Skullcandy’s PLYR headset is the line’s centrepiece item. In exchange for its $130 price tag, users get Bluetooth 5.2 connection, customised sound (via an automated setup process), a noise-cancelling microphone, basic volume and mute settings, a headband with adjustable tension, and Tile tracking. Oh, and PLYR has a battery life of 24 hours.

SLYR Multi-Platform Wireless Gaming Headset ($130) from SLYR

The SLYR Multi-Platform Wired Gaming Headset costs $60, compared to the Pro Multi-Platform Wired Gaming Headset’s $100 price. Skullcandy’s SLYR Pro Wired is the middle child, despite the “Pro” designation. The majority of the functionality included in the PLYR headset is present in this $100 device. The extra-adjustable headband and wireless connection are the only items that are absent. (One oddity—SLYR Pro’s noise cancellation and built-in hearing test both need rechargeable batteries.)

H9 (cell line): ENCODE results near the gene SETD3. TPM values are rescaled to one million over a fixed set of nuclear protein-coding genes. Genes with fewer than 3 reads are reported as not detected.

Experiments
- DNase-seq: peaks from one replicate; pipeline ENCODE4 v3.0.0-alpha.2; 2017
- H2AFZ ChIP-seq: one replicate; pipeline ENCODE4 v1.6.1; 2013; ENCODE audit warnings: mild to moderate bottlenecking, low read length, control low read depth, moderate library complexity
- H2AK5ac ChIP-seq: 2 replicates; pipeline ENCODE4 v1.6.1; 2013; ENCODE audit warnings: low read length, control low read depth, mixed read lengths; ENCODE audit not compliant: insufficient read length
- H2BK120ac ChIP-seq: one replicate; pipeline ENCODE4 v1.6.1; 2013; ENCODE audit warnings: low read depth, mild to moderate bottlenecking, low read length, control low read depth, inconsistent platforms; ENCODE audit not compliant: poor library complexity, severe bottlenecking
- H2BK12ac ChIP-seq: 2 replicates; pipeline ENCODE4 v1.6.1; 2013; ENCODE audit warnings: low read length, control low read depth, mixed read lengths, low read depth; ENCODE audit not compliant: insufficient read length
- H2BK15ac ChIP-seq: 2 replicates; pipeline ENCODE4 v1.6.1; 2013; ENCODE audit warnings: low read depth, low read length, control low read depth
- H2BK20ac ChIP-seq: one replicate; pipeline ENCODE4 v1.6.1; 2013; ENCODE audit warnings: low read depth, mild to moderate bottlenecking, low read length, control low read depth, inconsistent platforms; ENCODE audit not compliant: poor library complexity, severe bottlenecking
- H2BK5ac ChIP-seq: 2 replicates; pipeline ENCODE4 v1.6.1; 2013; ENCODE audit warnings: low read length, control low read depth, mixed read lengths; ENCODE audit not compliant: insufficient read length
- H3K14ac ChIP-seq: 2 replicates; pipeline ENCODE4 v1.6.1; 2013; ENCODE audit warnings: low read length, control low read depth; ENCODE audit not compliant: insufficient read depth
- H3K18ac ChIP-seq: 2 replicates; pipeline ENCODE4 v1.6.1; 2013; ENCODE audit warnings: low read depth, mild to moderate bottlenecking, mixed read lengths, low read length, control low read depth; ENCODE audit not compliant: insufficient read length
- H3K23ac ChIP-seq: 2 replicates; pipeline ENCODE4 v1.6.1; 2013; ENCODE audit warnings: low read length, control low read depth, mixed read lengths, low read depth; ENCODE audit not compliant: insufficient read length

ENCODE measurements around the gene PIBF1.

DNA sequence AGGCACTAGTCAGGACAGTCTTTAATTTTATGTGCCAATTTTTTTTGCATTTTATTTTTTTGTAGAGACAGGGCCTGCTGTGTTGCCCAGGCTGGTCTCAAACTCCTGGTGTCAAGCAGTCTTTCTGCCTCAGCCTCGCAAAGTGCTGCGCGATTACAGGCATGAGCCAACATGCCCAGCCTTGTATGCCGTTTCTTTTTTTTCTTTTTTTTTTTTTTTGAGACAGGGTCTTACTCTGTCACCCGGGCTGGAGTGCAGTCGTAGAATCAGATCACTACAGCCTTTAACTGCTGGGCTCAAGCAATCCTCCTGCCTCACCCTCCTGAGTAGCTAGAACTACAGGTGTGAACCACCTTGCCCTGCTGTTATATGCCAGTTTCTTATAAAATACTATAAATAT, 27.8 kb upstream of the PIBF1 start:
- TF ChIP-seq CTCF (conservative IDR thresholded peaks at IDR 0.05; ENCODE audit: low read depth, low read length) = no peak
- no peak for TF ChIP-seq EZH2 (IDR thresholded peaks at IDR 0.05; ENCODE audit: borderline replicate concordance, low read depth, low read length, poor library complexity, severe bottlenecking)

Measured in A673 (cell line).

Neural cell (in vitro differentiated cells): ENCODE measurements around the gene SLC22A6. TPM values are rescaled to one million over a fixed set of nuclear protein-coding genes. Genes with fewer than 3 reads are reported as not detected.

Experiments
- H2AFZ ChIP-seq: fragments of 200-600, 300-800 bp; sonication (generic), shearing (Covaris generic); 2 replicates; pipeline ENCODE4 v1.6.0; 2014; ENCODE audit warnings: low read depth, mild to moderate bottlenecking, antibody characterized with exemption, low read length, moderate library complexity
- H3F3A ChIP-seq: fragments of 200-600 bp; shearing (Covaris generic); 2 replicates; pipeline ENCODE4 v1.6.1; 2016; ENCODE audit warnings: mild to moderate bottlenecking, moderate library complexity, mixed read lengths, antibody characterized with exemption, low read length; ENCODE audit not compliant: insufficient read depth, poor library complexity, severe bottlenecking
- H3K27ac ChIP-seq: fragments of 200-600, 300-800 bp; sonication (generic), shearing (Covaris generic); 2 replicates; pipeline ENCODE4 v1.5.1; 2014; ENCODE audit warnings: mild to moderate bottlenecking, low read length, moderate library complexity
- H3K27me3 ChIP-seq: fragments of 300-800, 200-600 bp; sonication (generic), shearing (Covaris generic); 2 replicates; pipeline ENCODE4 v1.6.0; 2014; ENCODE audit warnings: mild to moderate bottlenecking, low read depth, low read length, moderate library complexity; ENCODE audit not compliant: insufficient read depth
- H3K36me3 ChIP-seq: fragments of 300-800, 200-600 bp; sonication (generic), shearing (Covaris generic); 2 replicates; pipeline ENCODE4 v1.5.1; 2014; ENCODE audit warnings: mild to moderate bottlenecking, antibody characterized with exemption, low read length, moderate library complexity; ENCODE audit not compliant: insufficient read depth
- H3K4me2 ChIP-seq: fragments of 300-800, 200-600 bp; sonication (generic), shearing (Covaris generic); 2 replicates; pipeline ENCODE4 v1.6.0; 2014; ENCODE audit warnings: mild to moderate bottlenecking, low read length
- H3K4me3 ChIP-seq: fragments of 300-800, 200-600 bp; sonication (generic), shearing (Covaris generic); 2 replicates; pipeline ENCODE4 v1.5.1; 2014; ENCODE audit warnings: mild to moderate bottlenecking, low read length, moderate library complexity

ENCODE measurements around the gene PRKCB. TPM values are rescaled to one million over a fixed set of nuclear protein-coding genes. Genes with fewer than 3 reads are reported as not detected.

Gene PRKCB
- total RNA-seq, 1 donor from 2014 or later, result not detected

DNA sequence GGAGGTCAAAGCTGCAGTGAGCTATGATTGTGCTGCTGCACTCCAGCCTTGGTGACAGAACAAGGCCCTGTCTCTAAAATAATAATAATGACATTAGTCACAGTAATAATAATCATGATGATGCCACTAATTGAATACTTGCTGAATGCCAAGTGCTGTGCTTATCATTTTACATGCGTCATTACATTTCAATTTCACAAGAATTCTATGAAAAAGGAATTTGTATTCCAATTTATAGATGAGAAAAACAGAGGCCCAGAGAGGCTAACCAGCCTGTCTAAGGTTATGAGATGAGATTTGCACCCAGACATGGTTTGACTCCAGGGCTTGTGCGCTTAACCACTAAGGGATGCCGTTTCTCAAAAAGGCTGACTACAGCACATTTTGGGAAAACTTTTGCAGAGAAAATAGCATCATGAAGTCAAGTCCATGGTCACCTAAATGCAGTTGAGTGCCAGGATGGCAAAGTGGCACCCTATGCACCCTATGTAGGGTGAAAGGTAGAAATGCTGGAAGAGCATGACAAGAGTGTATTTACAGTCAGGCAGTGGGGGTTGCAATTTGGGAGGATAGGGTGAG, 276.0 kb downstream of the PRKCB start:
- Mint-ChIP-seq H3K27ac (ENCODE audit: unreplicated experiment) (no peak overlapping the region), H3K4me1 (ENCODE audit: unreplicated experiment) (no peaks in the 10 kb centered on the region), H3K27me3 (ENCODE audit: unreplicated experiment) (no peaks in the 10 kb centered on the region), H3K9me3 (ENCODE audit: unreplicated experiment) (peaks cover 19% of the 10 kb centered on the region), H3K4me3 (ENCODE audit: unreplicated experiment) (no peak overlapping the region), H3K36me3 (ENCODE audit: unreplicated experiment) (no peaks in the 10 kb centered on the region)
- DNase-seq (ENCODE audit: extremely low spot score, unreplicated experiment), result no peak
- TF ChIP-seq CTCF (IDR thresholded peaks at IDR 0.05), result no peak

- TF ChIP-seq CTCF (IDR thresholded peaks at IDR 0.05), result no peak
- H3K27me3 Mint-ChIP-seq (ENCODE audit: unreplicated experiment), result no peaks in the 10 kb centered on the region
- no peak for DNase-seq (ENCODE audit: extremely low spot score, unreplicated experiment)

The Skullcandy SLYR Wired, which costs about $60, is another affordable option. Naturally, it’s a corded headset without any cutting-edge capabilities like a noise-cancelling microphone, a hearing test, or tile tracking. But it also has a bi-directional microphone and some audio-tuning technologies. This appears to be a really good offer for casual gamers.

On the corporate website, the new Skullcandy Gaming Headsets are currently for sale. Given that Skullcandy appears to be a better known brand among adults and casual gamers, I’m interested to see how they’ll compete with Turtle Beach’s headsets.

In contrast to Competing Brands:

Brilliant patterns: Some of the market’s most vibrant headphones are available from Skullcandy. If you tend to match your tech accessories to your clothing, companies frequently provide a variety of colour options for each model, such as two-or three-tone variations and camouflage or military colour schemes.